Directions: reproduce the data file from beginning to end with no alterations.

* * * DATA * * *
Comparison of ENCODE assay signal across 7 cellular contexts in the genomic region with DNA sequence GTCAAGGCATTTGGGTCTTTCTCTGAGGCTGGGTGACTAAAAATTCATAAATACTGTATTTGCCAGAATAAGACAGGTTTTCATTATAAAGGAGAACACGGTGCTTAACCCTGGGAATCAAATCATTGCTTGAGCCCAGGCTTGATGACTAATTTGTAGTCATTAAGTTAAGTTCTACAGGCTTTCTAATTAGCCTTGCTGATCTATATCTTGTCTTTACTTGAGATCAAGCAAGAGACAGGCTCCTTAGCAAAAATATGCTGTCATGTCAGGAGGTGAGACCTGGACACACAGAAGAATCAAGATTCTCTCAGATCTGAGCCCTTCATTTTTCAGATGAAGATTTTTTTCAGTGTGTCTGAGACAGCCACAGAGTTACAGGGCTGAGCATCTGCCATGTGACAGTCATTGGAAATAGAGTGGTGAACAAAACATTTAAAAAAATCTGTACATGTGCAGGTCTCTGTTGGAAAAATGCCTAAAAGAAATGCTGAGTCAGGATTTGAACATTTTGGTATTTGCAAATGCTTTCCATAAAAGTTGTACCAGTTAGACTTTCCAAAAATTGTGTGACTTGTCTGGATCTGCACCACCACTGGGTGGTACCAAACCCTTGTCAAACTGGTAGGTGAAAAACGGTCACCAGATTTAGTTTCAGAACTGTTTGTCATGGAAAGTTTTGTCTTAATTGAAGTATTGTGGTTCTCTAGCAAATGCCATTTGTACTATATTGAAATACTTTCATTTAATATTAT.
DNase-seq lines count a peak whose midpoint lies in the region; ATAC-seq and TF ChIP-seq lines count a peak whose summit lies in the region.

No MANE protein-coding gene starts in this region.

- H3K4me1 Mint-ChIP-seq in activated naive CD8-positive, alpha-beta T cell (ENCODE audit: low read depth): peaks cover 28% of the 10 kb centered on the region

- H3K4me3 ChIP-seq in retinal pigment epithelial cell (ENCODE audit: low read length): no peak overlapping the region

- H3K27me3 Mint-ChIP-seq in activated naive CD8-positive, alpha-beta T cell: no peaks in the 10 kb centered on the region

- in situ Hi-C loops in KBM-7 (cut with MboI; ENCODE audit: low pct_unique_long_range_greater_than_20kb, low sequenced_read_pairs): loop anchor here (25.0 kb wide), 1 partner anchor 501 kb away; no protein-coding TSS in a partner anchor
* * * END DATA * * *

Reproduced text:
Comparison of ENCODE assay signal across 7 cellular contexts in the genomic region with DNA sequence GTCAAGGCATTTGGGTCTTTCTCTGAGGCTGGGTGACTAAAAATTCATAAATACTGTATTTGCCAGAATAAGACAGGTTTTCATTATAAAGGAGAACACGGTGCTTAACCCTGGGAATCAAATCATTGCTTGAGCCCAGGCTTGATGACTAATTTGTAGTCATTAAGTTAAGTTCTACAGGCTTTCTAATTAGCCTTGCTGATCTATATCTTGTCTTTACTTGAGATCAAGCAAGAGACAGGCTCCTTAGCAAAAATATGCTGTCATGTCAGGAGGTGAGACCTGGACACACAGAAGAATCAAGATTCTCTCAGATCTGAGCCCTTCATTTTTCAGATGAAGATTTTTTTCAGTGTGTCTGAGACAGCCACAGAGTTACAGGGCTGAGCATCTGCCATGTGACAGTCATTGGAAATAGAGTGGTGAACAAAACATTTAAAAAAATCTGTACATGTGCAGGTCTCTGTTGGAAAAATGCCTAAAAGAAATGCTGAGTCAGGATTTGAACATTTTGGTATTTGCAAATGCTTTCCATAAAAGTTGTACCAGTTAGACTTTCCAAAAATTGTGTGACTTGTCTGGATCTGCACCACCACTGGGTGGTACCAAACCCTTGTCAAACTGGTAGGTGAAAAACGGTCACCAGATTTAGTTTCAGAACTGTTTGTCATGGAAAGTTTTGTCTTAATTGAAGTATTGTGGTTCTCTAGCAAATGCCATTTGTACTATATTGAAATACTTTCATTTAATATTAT.
DNase-seq lines count a peak whose midpoint lies in the region; ATAC-seq and TF ChIP-seq lines count a peak whose summit lies in the region.

No MANE protein-coding gene starts in this region.

- H3K4me1 Mint-ChIP-seq in activated naive CD8-positive, alpha-beta T cell (ENCODE audit: low read depth): peaks cover 28% of the 10 kb centered on the region

- H3K4me3 ChIP-seq in retinal pigment epithelial cell (ENCODE audit: low read length): no peak overlapping the region

- H3K27me3 Mint-ChIP-seq in activated naive CD8-positive, alpha-beta T cell: no peaks in the 10 kb centered on the region

- in situ Hi-C loops in KBM-7 (cut with MboI; ENCODE audit: low pct_unique_long_range_greater_than_20kb, low sequenced_read_pairs): loop anchor here (25.0 kb wide), 1 partner anchor 501 kb away; no protein-coding TSS in a partner anchor